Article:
Watch out: Spoilers Ahead:
Set amidst the Naxalite movement during the Emergency in the 1980s’ in Kerala, The Gospel of Yudas by K.R. Meera is a story that revolves around the two lovelorn protagonists, Yudas who is lost in love in the past and Prema who is deeply affected by the Naxalite ideology and falls head over heels in love with Yudas, whom she in her youthfulness dreams of as an ideal Naxalite who will save her.
Yudas’ past looms large in his psyche, affects his movements and his mindset. To try and run away from his past, he moves from place to place and dredges corpses drowned in different water bodies close by to eke out a living. He lives frugally and through his nomadic life attempts to wander away from his past – a past that is marred by betrayal, vicious torture and loss of his beloved. Yudas was tortured for participating in the Naxal movement and his betrayal haunts him much like his Christian namesake, Judas. It is this betrayal that does not allow him to accept Prema’s infatuation. He runs away from her while she keeps searching for him far and wide, trying to uncover the secret that lurks in his eyes and shapes his rejections.
Translated into English from Malayalam by Rajesh Rajamohan, The Gospel of Yudas is a short and quick read that is flush with depth and metaphors.
The metaphor of death, life and love intertwined together runs deep throughout the story – be it Yudas’ profession or his obsession with his betrayal or even Prema’s need to be with him and to surpass Yudas’ dead beloved. But death always catches up with them both. For Prema it is the horrific stories about the Naxal torture that her policeman father relished and spewed out from her childhood or her own brother’s bloated corpse being removed from the lake. Similarly, Yudas’ character is equally attached to death and cannot seem to break away from its shackles no matter how far he runs.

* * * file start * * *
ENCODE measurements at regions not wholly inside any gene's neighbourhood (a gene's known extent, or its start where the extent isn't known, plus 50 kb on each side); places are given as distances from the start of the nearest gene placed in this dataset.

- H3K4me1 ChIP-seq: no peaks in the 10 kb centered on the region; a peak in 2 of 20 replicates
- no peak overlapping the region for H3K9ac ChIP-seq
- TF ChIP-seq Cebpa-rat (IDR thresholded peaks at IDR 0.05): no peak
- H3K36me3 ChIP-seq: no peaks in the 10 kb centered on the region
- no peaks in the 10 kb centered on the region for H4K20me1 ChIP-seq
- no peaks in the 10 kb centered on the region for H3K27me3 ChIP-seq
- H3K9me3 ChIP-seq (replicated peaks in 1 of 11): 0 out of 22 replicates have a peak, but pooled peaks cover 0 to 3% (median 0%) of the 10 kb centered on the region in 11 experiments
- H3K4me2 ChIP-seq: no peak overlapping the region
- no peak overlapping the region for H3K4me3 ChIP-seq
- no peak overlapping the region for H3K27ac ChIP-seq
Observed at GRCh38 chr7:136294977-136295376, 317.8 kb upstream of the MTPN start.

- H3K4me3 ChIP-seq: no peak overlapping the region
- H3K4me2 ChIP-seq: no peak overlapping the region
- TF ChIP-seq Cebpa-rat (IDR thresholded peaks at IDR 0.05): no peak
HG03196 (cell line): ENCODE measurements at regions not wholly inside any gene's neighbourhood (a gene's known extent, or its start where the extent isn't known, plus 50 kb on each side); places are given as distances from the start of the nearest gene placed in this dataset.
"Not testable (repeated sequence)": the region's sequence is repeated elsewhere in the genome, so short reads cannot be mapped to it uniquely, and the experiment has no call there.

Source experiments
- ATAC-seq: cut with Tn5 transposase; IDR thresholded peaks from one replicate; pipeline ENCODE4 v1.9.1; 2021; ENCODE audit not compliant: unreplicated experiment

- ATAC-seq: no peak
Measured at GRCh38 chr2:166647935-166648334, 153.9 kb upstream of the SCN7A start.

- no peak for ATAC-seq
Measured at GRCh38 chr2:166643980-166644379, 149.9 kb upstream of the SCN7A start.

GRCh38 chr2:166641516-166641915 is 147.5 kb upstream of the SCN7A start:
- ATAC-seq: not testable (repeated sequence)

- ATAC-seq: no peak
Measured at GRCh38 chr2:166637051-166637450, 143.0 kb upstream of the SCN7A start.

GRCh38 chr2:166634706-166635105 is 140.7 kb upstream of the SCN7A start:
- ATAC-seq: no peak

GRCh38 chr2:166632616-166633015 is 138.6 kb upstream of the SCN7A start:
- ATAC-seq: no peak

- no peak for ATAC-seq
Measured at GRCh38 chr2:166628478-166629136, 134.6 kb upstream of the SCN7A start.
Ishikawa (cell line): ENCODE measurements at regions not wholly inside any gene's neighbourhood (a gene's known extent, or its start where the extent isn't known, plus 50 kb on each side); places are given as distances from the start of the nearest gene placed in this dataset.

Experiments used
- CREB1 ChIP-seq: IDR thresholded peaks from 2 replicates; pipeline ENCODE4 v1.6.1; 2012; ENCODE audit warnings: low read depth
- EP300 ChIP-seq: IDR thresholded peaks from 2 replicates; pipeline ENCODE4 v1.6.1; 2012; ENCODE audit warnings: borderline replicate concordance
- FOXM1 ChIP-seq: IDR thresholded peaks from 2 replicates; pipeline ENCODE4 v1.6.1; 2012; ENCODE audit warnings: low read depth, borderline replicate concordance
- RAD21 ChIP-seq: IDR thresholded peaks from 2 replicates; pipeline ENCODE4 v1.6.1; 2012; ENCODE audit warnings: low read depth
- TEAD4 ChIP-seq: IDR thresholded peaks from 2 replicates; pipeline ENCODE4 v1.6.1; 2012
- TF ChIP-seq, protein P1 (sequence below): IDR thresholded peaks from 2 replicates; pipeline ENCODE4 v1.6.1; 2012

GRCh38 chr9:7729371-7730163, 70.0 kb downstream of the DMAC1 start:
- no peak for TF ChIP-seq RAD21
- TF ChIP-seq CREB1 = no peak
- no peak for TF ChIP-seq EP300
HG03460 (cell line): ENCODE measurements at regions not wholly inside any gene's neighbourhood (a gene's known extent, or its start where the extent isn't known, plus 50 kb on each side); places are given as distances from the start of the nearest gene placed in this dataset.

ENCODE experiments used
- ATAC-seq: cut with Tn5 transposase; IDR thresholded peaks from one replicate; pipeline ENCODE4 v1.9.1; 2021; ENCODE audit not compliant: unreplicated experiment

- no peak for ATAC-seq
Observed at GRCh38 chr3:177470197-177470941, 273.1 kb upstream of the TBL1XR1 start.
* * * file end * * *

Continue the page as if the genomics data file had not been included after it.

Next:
Yudas’ character, for me, was far better etched out than Prema’s whose only central characteristic was her obsessive love for Yudas. Although the critics hailed The Gospel of Yudas as a coming of age novel, I failed to see the transformation in Prema’s character or her growth. It was indeed Prema’s attempts to delve deeper into Yudas’ past that suffused his character with several layers that crisscrossed often. This gave his character more depth which also unfortunately made Prema a one dimensional character who since her teenage years seemed to have been confusing revolution and love or interchanging them mistakenly. It was neither a character I could relate easily with nor could garner any empathy for.
Apart from the very flawed female character, however, The Gospel of Yudas, though succinct and short, poses difficult questions to its readers about morality, idealism, love, revolution among many other aspects. It particularly, through the character of Prema’s father who is a policeman, raises the troubling question regarding the policemen’s conflict about their duty, their humaneness and doing what is right.
The writing itself is crisp, clear. Brevity drives in the depth of the feelings and immensity of the trauma that the characters face. The laconic writing is a hallmark of the story.
So if you are interested in reading a novel that presents to you a little bit more about Naxal violence, creates characters burdened with love and past (and in Yudas’ case both!) while using sparse language, The Gospel of Yudas is the book for you.
Have you read The Gospel of Yudas? What did you think about it? Share in the comments below!